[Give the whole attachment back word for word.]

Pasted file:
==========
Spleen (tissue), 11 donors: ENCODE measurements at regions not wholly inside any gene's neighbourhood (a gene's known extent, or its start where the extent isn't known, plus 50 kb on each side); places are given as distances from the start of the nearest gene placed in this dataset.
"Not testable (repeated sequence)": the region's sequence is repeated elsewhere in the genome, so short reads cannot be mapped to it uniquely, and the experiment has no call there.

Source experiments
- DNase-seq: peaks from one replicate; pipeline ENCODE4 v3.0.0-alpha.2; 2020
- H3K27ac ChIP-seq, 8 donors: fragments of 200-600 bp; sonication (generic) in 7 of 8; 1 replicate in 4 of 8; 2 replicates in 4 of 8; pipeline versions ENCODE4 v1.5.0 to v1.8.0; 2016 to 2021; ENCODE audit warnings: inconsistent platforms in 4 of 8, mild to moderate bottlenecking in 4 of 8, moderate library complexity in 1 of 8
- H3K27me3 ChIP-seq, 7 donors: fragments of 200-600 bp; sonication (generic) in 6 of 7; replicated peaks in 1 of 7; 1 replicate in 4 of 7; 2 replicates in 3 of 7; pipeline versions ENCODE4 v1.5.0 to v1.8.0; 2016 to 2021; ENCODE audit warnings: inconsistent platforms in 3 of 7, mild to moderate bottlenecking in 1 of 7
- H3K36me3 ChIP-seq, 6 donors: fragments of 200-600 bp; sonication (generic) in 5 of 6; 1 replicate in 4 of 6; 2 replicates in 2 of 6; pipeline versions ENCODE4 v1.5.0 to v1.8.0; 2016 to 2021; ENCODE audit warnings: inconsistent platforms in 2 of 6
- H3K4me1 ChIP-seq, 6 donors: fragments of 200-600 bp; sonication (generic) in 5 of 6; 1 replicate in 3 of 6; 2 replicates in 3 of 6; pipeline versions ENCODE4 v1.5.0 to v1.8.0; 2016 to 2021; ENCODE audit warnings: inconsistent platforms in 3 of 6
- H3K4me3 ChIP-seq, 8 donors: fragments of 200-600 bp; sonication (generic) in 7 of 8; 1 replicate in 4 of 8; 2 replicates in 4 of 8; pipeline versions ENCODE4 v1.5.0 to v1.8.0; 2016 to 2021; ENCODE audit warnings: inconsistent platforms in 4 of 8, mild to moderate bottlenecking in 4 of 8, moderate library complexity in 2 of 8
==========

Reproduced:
Spleen (tissue), 11 donors: ENCODE measurements at regions not wholly inside any gene's neighbourhood (a gene's known extent, or its start where the extent isn't known, plus 50 kb on each side); places are given as distances from the start of the nearest gene placed in this dataset.
"Not testable (repeated sequence)": the region's sequence is repeated elsewhere in the genome, so short reads cannot be mapped to it uniquely, and the experiment has no call there.

Source experiments
- DNase-seq: peaks from one replicate; pipeline ENCODE4 v3.0.0-alpha.2; 2020
- H3K27ac ChIP-seq, 8 donors: fragments of 200-600 bp; sonication (generic) in 7 of 8; 1 replicate in 4 of 8; 2 replicates in 4 of 8; pipeline versions ENCODE4 v1.5.0 to v1.8.0; 2016 to 2021; ENCODE audit warnings: inconsistent platforms in 4 of 8, mild to moderate bottlenecking in 4 of 8, moderate library complexity in 1 of 8
- H3K27me3 ChIP-seq, 7 donors: fragments of 200-600 bp; sonication (generic) in 6 of 7; replicated peaks in 1 of 7; 1 replicate in 4 of 7; 2 replicates in 3 of 7; pipeline versions ENCODE4 v1.5.0 to v1.8.0; 2016 to 2021; ENCODE audit warnings: inconsistent platforms in 3 of 7, mild to moderate bottlenecking in 1 of 7
- H3K36me3 ChIP-seq, 6 donors: fragments of 200-600 bp; sonication (generic) in 5 of 6; 1 replicate in 4 of 6; 2 replicates in 2 of 6; pipeline versions ENCODE4 v1.5.0 to v1.8.0; 2016 to 2021; ENCODE audit warnings: inconsistent platforms in 2 of 6
- H3K4me1 ChIP-seq, 6 donors: fragments of 200-600 bp; sonication (generic) in 5 of 6; 1 replicate in 3 of 6; 2 replicates in 3 of 6; pipeline versions ENCODE4 v1.5.0 to v1.8.0; 2016 to 2021; ENCODE audit warnings: inconsistent platforms in 3 of 6
- H3K4me3 ChIP-seq, 8 donors: fragments of 200-600 bp; sonication (generic) in 7 of 8; 1 replicate in 4 of 8; 2 replicates in 4 of 8; pipeline versions ENCODE4 v1.5.0 to v1.8.0; 2016 to 2021; ENCODE audit warnings: inconsistent platforms in 4 of 8, mild to moderate bottlenecking in 4 of 8, moderate library complexity in 2 of 8